Friedrich Herlin (c. 1425/30 – 1500) was a German painter. His earliest known work, depicting scenes from the Life of the Virgin, is dated 1459. A signature on an altarpiece in Nördlingen, dating it to 1462, identifies him as being from Rothenburg, as do citizenship documents from 1467. Nevertheless, it is possible that he lived there for only a short time, and that his origins lie in Ulm, where a painter named Hans Herlin lived and worked from 1449 until 1468. Stylistically, he borrowed much from Rogier van der Weyden, indicating a great deal of familiarity with the art of the Netherlands and of Cologne. The sculpture attached to the altarpiece of 1462, though officially listed as by the so-called "Master of Nördlingen", has been tentatively ascribed to Nicolaus Gerhaert, which if true would indicate extensive contacts to the highest artistic circles of the era.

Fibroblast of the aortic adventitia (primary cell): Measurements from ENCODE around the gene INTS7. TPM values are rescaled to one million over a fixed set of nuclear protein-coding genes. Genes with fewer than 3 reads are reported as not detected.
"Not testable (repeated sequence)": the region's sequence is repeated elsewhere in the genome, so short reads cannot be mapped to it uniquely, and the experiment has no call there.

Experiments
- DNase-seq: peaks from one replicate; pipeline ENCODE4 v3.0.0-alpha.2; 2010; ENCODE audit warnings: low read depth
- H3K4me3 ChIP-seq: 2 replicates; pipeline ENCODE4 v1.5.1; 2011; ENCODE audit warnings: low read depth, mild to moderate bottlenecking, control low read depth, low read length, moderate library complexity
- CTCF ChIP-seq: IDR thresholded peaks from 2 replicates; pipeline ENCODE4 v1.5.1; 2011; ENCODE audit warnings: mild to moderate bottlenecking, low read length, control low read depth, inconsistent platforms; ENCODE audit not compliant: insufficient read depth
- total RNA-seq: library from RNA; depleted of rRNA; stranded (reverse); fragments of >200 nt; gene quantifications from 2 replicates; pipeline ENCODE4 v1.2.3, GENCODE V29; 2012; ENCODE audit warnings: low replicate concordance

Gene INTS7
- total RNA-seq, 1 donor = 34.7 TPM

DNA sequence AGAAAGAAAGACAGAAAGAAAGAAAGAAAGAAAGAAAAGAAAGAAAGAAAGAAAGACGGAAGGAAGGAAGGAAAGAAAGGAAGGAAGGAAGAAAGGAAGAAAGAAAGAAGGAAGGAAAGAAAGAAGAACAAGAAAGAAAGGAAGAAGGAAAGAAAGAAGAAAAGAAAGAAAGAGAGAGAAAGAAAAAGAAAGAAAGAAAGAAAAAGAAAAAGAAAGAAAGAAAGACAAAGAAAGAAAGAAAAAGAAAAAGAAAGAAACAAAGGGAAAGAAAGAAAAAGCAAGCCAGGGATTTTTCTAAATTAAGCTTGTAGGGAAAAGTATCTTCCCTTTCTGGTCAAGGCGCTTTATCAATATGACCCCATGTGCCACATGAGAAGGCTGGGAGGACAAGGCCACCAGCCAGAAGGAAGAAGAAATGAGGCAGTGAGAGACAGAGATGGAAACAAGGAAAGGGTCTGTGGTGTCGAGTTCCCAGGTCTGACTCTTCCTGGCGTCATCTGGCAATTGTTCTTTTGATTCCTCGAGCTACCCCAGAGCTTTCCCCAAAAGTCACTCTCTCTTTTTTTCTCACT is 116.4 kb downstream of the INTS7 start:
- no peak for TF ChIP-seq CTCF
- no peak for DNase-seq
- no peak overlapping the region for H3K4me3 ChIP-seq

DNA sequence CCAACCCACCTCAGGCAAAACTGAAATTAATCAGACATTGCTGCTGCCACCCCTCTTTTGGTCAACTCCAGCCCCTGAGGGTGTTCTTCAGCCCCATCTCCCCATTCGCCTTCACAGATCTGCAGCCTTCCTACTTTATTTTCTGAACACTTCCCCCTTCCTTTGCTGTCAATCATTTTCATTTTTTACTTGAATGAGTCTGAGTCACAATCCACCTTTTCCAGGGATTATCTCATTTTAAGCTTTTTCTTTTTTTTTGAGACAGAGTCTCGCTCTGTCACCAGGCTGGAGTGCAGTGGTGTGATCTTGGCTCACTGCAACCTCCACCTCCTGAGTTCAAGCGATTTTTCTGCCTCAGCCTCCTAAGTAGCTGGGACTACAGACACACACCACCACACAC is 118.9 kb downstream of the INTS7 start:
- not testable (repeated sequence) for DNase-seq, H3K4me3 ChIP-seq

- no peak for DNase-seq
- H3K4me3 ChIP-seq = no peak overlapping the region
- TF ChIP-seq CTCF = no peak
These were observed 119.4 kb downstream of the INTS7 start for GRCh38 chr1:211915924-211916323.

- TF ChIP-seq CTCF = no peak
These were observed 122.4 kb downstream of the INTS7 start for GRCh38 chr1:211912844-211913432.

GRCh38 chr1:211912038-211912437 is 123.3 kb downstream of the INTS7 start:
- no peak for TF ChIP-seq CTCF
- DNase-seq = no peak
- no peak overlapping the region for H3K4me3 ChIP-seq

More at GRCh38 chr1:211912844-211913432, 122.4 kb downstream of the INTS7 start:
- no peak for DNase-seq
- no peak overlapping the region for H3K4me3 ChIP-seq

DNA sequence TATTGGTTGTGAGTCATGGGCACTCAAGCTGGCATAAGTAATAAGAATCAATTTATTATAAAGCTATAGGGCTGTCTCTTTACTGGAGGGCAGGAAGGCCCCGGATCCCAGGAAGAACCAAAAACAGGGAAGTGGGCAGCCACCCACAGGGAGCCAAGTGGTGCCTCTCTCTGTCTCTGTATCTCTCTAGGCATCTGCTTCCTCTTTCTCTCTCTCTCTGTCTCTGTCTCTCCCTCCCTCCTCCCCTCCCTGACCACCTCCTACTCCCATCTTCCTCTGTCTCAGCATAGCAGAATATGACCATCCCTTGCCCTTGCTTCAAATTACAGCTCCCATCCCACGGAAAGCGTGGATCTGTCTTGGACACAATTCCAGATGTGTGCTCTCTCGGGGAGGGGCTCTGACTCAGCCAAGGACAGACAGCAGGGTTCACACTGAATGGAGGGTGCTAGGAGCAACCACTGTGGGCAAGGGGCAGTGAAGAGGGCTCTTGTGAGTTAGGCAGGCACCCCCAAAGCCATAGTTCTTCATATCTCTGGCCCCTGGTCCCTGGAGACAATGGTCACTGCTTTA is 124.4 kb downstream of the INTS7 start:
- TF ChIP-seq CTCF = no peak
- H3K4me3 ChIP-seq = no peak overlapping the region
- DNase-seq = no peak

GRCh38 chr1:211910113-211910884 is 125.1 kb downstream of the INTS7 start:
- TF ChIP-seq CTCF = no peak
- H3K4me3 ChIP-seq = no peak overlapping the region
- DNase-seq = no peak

Little else is known of Herlin, save that he died in Nördlingen in 1500.